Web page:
Savings and investments are channelled through capital markets between suppliers and those in need. Banks and investors are examples of suppliers because they have the capital to lend or invest. Businesses, governments, and individuals are all looking for capital in this market. Primary and secondary markets comprise capital markets.
The stock and bond markets are the two most common capital markets. They aim to improve transactional efficiencies by bringing suppliers and those seeking capital together and providing a venue for them to exchange securities.
Understanding Capital Markets
Capital market refers to the in-person and digital spaces in which various entities trade various financial instruments. The stock market, bond market, and currency and foreign exchange (forex) markets are examples of such venues. The majority of markets are concentrated in major financial hubs like New York, London, Singapore, and Hong Kong.
Capital markets are made up of both fund suppliers and fund users. Households and institutions such as pension and retirement funds, life insurance companies, charitable foundations, and non-financial companies that generate excess cash are examples of suppliers. In addition, home and automobile buyers, non-financial companies, and governments financing infrastructure investment and operating expenses are among the recipients of capital market funds.
Capital markets primarily sell financial products such as stocks and bonds. Equities are stocks that represent ownership stakes in a company. Debt securities, such as bonds, are IOUs that pay interest.
Types of Capital Market
The capital market consists of two types i.e. Primary and Secondary.
- The Primary Market
The primary market is the market for new securities or shares. A primary market is a company selling new securities to an investor in exchange for cash (buyer). It deals with trading new stock issues and other securities sold to investors.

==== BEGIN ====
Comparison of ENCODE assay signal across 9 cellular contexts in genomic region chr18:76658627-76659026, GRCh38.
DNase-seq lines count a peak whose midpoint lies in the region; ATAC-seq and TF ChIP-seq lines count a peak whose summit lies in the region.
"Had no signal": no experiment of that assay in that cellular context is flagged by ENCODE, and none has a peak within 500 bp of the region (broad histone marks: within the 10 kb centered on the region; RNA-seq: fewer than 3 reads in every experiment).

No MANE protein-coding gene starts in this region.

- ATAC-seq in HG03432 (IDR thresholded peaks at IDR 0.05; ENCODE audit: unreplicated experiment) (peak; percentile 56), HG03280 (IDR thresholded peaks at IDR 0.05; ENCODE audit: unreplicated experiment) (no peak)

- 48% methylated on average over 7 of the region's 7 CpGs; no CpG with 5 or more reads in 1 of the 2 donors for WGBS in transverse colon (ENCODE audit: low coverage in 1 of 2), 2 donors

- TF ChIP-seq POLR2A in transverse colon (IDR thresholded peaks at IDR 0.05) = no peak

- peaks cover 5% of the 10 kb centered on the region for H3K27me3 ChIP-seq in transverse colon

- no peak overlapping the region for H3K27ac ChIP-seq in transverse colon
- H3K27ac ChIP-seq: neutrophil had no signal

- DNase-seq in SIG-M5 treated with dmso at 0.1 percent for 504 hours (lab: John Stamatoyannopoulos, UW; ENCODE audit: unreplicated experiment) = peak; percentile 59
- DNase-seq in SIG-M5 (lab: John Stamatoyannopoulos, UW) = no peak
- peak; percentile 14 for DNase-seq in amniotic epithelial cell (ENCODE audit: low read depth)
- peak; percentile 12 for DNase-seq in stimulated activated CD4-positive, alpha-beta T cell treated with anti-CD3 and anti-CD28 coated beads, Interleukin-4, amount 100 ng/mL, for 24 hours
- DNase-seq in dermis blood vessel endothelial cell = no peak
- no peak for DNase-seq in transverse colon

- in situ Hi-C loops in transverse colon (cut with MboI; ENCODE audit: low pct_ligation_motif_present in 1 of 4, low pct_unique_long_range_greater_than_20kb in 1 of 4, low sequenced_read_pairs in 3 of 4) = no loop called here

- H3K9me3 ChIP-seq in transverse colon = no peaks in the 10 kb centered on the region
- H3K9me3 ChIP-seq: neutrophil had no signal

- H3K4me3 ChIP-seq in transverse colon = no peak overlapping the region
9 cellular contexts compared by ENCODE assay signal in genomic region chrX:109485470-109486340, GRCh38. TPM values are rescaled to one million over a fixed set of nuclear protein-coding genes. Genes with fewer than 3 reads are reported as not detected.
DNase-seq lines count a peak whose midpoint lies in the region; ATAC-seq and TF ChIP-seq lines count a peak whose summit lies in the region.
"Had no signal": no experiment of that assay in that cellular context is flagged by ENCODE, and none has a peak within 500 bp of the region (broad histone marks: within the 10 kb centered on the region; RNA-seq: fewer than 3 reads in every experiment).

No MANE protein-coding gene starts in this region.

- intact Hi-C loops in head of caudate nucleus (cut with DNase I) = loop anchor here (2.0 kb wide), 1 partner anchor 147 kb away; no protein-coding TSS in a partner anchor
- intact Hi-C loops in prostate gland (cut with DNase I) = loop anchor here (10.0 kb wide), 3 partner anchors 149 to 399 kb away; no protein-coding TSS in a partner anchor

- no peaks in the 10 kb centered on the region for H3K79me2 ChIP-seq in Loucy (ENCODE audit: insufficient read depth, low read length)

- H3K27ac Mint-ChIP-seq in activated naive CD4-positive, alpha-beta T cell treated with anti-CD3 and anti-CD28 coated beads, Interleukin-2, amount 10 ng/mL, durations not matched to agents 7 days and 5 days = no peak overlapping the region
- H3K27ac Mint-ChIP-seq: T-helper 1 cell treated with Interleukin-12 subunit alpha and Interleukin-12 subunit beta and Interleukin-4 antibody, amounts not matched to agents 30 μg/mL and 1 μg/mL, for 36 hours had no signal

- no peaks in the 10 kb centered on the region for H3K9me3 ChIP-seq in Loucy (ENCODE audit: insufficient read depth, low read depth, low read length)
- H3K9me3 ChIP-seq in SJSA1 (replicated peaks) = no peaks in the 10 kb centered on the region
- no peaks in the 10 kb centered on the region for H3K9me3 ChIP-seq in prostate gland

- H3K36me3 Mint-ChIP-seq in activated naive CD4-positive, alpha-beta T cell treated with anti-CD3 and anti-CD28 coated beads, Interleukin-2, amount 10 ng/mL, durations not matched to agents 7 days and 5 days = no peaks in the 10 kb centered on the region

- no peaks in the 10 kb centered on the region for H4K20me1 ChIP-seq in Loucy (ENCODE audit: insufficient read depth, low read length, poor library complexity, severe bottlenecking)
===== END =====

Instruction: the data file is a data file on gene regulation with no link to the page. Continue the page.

- Secondary Market
The secondary market is concerned with the exchange of existing or previously issued securities between investors. Once new securities have been sold in the primary market, they must be resold in an efficient manner. Secondary markets enable investors to resell or trade existing securities. Another important distinction in the capital market is made based on the type of security sold or purchased, namely the stock market and the bond market.
How Does a Capital Market Work?
A capital market helps an economy by providing a platform for raising funds for business operations, development activities, or wealth accumulation. A capital market operates according to the circular flow of money theory.
A company, for example, requires funds for business operations and typically borrows from households or individuals. Individual investors’ or households’ money is invested in a company’s shares or bonds in the capital market. As a result, investors receive profits as well as goods and services in exchange.
The market consists of finance suppliers and buyers, as well as trading instruments and mechanisms. There are also governing bodies. Capital markets include stock exchanges, equity markets, debt markets, options markets, etc.
Elements of a Capital Market
- The market’s major fund suppliers include individual investors, commercial banks, financial institutions, insurance companies, business corporations, and retirement funds.
- Investors offer money intending to profit from capital gains as their investment grows over time. They also receive benefits such as dividends, interest, and ownership rights.
- Companies, entrepreneurs, governments, and others are all looking for funding. For example, the government issues debt instruments and deposits to fund the economy and development projects.
- Long-term investments such as shares, debt, government securities, debentures, bonds, and so on are typically traded here.
- In addition, hybrid securities such as convertible debentures and preference shares exist.